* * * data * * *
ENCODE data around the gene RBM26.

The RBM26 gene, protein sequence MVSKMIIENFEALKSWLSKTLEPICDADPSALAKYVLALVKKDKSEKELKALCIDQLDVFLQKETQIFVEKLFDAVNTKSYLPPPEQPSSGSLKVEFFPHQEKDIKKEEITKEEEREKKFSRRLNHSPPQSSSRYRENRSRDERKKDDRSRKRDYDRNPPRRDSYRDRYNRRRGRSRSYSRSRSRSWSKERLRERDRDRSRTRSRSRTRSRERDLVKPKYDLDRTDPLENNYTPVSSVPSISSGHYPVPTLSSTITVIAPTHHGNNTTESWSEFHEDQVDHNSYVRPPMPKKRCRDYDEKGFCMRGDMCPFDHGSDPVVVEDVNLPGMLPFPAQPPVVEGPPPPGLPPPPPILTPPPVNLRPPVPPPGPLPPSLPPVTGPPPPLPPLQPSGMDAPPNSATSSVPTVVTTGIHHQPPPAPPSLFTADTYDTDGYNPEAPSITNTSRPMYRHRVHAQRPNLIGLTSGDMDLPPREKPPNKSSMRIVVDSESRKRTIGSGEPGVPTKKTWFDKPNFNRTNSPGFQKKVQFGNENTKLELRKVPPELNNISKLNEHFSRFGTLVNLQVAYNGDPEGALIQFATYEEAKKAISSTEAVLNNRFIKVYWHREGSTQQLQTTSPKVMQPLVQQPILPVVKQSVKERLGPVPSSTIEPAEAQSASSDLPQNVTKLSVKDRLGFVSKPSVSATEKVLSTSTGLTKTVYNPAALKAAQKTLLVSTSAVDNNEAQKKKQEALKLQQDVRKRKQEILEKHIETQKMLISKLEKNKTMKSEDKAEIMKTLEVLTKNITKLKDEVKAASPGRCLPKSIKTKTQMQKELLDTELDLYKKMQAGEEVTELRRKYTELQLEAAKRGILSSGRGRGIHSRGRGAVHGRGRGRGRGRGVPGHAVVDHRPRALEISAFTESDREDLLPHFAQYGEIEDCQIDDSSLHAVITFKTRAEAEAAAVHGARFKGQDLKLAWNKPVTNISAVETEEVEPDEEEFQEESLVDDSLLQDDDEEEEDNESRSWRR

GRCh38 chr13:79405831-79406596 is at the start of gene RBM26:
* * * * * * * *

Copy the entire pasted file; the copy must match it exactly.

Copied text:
ENCODE data around the gene RBM26.

The RBM26 gene, protein sequence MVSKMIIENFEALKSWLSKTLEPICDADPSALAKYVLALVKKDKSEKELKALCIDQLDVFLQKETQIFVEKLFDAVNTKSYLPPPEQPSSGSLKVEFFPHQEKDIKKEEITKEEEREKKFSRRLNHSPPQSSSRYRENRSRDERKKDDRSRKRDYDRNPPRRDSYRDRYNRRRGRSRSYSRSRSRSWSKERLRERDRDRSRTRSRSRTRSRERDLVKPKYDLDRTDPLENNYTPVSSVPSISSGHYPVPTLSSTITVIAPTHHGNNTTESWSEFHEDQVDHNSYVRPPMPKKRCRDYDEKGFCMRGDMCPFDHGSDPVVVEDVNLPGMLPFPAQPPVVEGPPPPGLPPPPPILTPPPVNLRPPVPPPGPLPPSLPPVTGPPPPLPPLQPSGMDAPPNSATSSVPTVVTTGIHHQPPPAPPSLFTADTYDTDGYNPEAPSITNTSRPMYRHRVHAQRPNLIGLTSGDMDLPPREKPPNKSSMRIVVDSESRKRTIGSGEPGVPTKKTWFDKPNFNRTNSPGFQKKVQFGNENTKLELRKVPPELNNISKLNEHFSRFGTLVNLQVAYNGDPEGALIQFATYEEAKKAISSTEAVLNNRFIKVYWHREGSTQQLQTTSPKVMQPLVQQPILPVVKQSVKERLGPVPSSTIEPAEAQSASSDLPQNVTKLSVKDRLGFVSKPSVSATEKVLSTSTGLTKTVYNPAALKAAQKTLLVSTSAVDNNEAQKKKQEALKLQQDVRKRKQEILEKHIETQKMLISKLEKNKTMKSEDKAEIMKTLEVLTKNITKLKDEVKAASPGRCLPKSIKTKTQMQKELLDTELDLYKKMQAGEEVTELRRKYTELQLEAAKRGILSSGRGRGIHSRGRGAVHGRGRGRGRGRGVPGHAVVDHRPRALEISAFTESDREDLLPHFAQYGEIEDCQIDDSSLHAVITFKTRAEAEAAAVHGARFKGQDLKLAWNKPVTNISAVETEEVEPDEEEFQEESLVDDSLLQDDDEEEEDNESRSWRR

GRCh38 chr13:79405831-79406596 is at the start of gene RBM26: